Monday, February 19, 2018

Micro-Credentialing in our Makerspace #MakerEd #BadgeChat

It has been half of the school year and I thought it would be a nice time to reflect on the badging process I have started to implement at the Middle School. These are the big things that stand out to me.


  • While some students started to use the space to "get a badge", the students that were obsessed with the badge and not the act of making rarely followed through. 
Earning a badge is not enough to drive someone to do something they are not truly interested in doing. The fancy sheen of a badge they can place on their device is not the lure that some people feared. Students will not have inflated achievements and forgotten skills because they were obsessed over a sticker. Making is a multi-step process that requires time and energy. While some students might put in some time to earn low level badges, truly mastering different skills takes too much time for those not fully committed. The truly passionate makers stick with it and hang out in the makerspace.
  • Students that just love to make will come in and make whatever they want and then ask if there is a badge for it after the fact. 
I have found that it is tough to keep up with the type of badges I should be creating for the space. So much so, that I stopped. I'm just taking lots of notes. Students are coming in and exploring different tools all the time. It might be littleBits, Makey Makey, 3D design, or just building with cardboard boxes found in the room. The students that want to make are going to make with whatever peaks their interests and that is a GREAT thing! Badges are not the drive for them, the making experience is. The badges are the bonus to learning something and making something awesome. The students like the fact that they can earn something that will recognize the skills they are mastering and do not mind showing it off to their peer and family.
  • The physical badges do bring in new students every so often. 
I hadn't planned on using physical badges as part of my program, but the students asked for them and I was happy to print out stickers they used to adorn their devices. The plus side to this was that other students would see the stickers and ask what they were all about. It was free advertising for the makerspace. I thought that all of the badges would live in a digital world and shared with students in a digital backpack of some kind (work in progress) so it could be shared with parents and others as needed. The power of the physical badge is something that should not be that surprising. Look at Boy Scouts and Girl Scouts. They have been using physical badges to represent skills for decades and that extra branding works great for them. There is something to be said for physical badges moving forward. I'm curious to see how this aspect of the badging system will continue to change and grow.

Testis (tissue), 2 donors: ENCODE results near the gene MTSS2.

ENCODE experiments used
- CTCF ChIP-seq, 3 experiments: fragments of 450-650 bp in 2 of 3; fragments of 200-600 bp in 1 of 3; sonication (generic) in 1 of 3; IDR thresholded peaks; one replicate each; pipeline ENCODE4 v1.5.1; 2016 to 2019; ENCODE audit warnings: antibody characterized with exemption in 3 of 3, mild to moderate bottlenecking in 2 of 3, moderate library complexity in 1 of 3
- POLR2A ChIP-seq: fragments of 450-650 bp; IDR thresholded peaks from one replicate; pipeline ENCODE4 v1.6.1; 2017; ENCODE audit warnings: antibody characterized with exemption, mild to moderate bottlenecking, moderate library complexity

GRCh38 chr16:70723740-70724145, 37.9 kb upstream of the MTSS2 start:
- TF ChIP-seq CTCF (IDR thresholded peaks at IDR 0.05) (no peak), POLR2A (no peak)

• Student schedules make it tough to build consistency in the makerspace which does impact badging. 
The makerspace is new at my school and I am working out the hiccups with the entire staff. Everyone is very supportive and talks around student schedules are something every school should do to find the right balance of core content areas and electives based on student interests. Sports and other activities take time away from the makerspace for some students, so there might be large gaps between visits and that makes retaining knowledge tough to keep progressing in different areas. There is never enough time for everything we want in schools, so this is not something that is going to be solved over night. I wonder if creating a Maker class would help with this issue and students would earn badges instead of grades. Hmmmmmm. 
  • Female students seems more interested in the makerspace overall and have earned more badges because of it. 
The makerspace is regularly filled with young ladies exploring different aspects of making. Some like to put on their headphones and work on their Scratch games and others are working together to build cardboard box homes. There are young men that frequent the space and are making amazing things as well, but the numbers are slanted toward women. This is a great thing for me to see because I wanted to make sure that female students felt the makerspace was a spot for them as much as it is for the guys. It looks like I might need to work harder to have the guys invest their time in the space to see if a balance can be found. 
  • I have to remind myself that this has only been 5 months and there is plenty of time left to try new things with badging. 
I have a three year plan in mind that allows for steady growth of the space and new programs to encourage students to explore making in ways that are meaningful to them. 5th graders have visited the space and they were so excited about the ability to design for the 3D printer and to build in Minecraft and to earn badges. This is exciting to me because a steady flow of new students every year will allow for new ideas to help the makerspace evolve as needed. 
  • I'm excited at what I have been able to do and I can't wait to see what the future holds with badging in the makerspace. 
The badging program is still in its infancy, but it is heading in the right direction. Student feedback will be key as it grows and evolves. 


If you have any experience of rolling out badges for your makerspace, please leave a comment below or email me at onenerdyteacher@gmail.com.